SynTax: 2011-2012 results

The closing date for applications to the 2011/12 round was 31st January 2012 and the following projects were funded.

  1. Okamura and Bass (Natural History Museum, London)
    Unexplored parasite diversity and fisheries disease risk
    The main systematic component of this project is to investigate unexplored diversity of two understudied parasitic groups that cause important diseases in freshwater and marine fisheries – the Myxozoa and Ascetosporea. Novel small subunit ribosomal RNA genes of these groups detected in environmental gene libraries will improve understanding of their taxonomy and systematics through new, more comprehensive and highly resolved phylogenies. The project will also entail descriptions of new taxa with information on host identity and potential lifecycle via an integrated approach (molecular techniques, microscopy, host response, pathology) in collaboration with the Centre for Environment, Fisheries & Aquaculture Science (Cefas).
  2. Boxshall and Huys (Natural History Museum, London)
    Essential sequencing and systematics for sealice
    Sealice (ectoparasitic copepods of the family Caligidae) are a major problem in commercial aquaculture, but our understanding of their host relationships and developmental patterns is hampered by uncertainty over the validity of genera, relationships between genera, and the boundaries of the family. This project will generate a systematic and taxonomic framework for caligids based on a molecular phylogenetic backbone. It will help stabilise their classification and provide a foundation for an improved understanding of sealice biology. Sequence data generated will be published on-line boosting available sequences on sealice, enhancing comprehensive taxonomic analysis, and allowing rapid diagnosis of important pest species.
  3. Rossiter (Queen Mary University of London) and Bates (Harrison Zoological Museum)
    The diversification of horseshoe bats: sorting the trees from the phylogenetic forest
    Rapid gains in throughput and cost-effectiveness of Next Generation Sequencing mean that phylogenomic approaches will become increasingly important in taxonomy and systematics. Yet as the volume of available sequence data rises, so will the frequency of phylogenetic discordance between genes. Resolving species relationships using NGS data will necessitate correcting for this problematic phenomenon, demanding appreciation of the nature, causes and consequences of discordance in a range of evolutionary contexts. To achieve this and also distinguish between conflicts caused by noise versus real evolutionary processes, we will develop a method for rapid gene-by-gene screening and classification of discordance at a genome-scale.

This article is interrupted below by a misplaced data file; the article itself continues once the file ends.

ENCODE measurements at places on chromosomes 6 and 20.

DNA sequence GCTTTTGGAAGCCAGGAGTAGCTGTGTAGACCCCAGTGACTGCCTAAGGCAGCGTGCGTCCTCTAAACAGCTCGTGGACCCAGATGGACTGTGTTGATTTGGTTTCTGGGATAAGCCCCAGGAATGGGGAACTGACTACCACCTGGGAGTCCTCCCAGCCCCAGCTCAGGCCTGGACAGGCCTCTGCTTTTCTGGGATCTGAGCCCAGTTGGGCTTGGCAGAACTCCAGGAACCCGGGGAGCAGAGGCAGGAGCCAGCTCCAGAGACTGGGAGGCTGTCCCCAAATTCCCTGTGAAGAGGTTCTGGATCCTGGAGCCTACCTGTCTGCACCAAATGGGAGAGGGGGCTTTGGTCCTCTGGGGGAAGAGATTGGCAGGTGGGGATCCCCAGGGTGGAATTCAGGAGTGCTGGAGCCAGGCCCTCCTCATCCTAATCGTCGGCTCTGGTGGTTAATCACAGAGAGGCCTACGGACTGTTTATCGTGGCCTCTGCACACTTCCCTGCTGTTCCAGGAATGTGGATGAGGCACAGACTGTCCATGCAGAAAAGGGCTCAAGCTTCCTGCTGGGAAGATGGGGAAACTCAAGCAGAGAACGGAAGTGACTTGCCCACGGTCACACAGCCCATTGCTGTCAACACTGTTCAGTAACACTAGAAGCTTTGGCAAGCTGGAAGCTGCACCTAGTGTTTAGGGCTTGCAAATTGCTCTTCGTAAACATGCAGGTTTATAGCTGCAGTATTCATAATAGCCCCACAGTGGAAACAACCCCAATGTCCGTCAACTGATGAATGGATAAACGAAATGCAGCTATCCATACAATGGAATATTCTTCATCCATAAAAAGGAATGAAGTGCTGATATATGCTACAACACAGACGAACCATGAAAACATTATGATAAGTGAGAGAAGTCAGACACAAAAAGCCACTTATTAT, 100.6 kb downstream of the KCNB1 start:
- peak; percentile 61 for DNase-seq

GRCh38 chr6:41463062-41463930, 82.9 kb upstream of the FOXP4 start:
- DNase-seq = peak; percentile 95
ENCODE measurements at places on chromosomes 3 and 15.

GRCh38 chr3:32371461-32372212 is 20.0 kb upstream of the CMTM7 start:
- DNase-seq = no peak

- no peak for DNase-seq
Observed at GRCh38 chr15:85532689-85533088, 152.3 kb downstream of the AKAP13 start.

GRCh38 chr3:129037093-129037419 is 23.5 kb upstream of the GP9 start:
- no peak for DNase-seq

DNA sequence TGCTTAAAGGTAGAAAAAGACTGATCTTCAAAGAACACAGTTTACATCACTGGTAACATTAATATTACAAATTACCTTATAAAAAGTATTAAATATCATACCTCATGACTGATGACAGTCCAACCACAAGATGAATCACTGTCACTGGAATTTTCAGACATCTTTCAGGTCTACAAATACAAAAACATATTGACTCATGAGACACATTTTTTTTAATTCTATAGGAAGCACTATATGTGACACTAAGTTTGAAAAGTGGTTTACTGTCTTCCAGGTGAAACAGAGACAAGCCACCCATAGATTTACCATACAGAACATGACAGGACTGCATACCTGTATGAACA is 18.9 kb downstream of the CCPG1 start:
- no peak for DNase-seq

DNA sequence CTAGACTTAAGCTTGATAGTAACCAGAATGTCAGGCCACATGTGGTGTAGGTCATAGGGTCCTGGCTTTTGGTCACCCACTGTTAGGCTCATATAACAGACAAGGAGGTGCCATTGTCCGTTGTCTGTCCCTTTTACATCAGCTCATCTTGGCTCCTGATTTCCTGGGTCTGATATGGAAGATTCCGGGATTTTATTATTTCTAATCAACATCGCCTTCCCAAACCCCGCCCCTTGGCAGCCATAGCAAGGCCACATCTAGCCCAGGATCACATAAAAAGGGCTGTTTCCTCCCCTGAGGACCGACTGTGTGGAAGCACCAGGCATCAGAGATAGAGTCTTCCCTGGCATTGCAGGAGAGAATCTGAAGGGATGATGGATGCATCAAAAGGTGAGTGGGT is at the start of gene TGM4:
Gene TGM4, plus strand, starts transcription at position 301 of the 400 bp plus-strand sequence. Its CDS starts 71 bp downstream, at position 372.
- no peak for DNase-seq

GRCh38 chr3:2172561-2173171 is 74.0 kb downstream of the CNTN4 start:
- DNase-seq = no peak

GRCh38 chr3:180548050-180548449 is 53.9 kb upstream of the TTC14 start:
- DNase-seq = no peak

4. Day (Natural History Museum, London) and Gharbi (The University of Edinburgh, The GenePool)
    Untangling the systematics of soda lake cichlids using a genomic approach
    Cichlid fishes are model organisms in speciation research. It is therefore surprising that African soda lake cichlids, inhabiting one of the most hostile environments on Earth supporting fish life have been overlooked. To elucidate mechanisms promoting and maintaining diversification in such extreme conditions, the systematics of this young, ecomorpholgically variable species-flock need to be resolved. This is only now possible with the advent of new sequencing technology and phylogenetic methods. Here, we propose to generate SNP data using the genotyping-by-sequencing approach of RAD-tags, applying a Bayesian modelling approach, to untangle the diversity and systematics of this unique adaptive radiation.
  5. Jungblut (Natural History Museum, London) and Edwards (Aberystwyth University)
    Taxonomic evaluation of cryoconite cyanobacteria: barcoding keystone taxa on glaciers
    The project will provide the first comprehensive taxonomic assessment of the cyanobacteria of meltwater habitats on Arctic, Antarctic and alpine glaciers. It will provide cultured isolates for whole genome phylogenetics that will improve resolution of evolutionary relationships of glacier-dwelling cyanobacteria and their position within the phylum Cyanobacteria. The results will assist determining the importance of glacial systems for microbial taxonomic diversity in permanently cold environments. The impacts of climate change are amplified in the cryosphere, particularly the Polar Regions, so the taxonomic results will provide baseline data essential to studying the effects of climatic change on biodiversity in glacial ecosystems.
  6. Glover (Natural History Museum, London)
    Systematics of Antarctic scaleworms: adaptive radiation in an extreme environment